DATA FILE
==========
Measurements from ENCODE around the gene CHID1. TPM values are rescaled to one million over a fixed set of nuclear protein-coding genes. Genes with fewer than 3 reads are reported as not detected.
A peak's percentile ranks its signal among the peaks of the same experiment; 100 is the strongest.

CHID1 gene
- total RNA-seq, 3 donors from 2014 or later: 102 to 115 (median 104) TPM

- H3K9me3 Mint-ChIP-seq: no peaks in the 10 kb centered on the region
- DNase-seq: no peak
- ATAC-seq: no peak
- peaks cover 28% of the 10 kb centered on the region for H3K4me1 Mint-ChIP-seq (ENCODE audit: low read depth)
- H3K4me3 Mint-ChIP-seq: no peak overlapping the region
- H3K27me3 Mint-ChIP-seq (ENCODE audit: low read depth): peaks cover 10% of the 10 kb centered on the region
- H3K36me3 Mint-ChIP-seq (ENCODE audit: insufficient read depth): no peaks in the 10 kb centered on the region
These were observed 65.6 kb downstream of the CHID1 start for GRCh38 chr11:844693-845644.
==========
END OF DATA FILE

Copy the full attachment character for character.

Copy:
Measurements from ENCODE around the gene CHID1. TPM values are rescaled to one million over a fixed set of nuclear protein-coding genes. Genes with fewer than 3 reads are reported as not detected.
A peak's percentile ranks its signal among the peaks of the same experiment; 100 is the strongest.

CHID1 gene
- total RNA-seq, 3 donors from 2014 or later: 102 to 115 (median 104) TPM

- H3K9me3 Mint-ChIP-seq: no peaks in the 10 kb centered on the region
- DNase-seq: no peak
- ATAC-seq: no peak
- peaks cover 28% of the 10 kb centered on the region for H3K4me1 Mint-ChIP-seq (ENCODE audit: low read depth)
- H3K4me3 Mint-ChIP-seq: no peak overlapping the region
- H3K27me3 Mint-ChIP-seq (ENCODE audit: low read depth): peaks cover 10% of the 10 kb centered on the region
- H3K36me3 Mint-ChIP-seq (ENCODE audit: insufficient read depth): no peaks in the 10 kb centered on the region
These were observed 65.6 kb downstream of the CHID1 start for GRCh38 chr11:844693-845644.